There are different types of witnesses that testify in a trial. One of the most common types of witness is often referred to as an eyewitness. Typically, an eyewitness is someone who either heard, saw, or participated in an activity and is testifying as to what they themselves saw or heard. There is another type of witness that can testify regarding the evidence of a case: an expert witness.
An expert witness is paid to evaluate evidence of a case and testify about the results. The expert was not an eyewitness to the events of the case; they did not see, hear, or experience the event when it originally occurred. Instead, the expert witness is given evidence to review of an incident that already occurred — this may include interviews with eyewitnesses, reports from medical examinations, photos, 911 calls, cellphone video recordings, police reports, video surveillance, and much more — basically anything that may impact an expert’s opinion. An expert witness has the job to remain objective, unbiased, and separate from the events in order to evaluate evidence and testify about observations, analysis, and conclusions regarding the evidence.
When a case involves evidence such as video evidence, audio evidence, or still image evidence, it is often necessary to have someone neutral available who is able to explain to the jury relevant details of the digital evidence. By neutral, this means that the expert was not present or a participant in the events of the case, and he also won't benefit from either side based on the court's decision.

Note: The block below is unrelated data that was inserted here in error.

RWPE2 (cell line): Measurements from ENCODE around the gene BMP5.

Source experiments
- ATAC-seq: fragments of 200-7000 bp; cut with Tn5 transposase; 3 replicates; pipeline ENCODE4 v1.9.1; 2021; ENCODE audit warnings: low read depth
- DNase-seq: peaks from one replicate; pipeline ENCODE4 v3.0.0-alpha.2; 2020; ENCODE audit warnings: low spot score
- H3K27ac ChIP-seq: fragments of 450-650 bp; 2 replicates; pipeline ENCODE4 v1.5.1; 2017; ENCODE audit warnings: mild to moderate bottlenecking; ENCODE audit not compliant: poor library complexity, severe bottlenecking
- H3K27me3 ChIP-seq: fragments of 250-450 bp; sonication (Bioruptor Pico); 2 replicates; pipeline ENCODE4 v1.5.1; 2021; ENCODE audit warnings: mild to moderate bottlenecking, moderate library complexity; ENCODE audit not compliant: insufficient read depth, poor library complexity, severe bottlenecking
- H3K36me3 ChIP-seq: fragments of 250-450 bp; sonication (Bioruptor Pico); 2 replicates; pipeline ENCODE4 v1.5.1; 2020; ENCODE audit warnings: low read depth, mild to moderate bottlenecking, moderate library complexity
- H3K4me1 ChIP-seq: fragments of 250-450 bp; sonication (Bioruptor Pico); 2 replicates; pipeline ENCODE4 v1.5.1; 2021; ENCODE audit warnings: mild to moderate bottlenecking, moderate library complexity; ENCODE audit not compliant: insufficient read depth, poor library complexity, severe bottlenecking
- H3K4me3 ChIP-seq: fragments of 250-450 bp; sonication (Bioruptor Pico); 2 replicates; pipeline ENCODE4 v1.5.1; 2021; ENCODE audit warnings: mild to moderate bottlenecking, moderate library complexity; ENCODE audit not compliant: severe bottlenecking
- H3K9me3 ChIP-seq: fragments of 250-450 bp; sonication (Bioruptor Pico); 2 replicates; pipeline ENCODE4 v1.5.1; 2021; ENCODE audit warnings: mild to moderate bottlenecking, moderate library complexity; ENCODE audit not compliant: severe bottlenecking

An accountant who works for a company where another accountant was embezzling funds would be a bad choice for an expert witness in the case (even if he is an excellent accountant). Because this “expert accountant” may be an eyewitness to what his coworker was doing and because he had a previous relationship with the coworker, he may have biases that make him an improper expert witness for this case. An unaffiliated accountant should be brought in to evaluate the company’s financials and testify about exactly what happened.
An expert witness in the fields of video forensics, audio forensics, or still image forensics is someone who has a great deal of knowledge about the subject and technology involving the details of recording and gathering video, audio, or still images.
This knowledge often includes:
Receipt of Evidence, Chain of Custody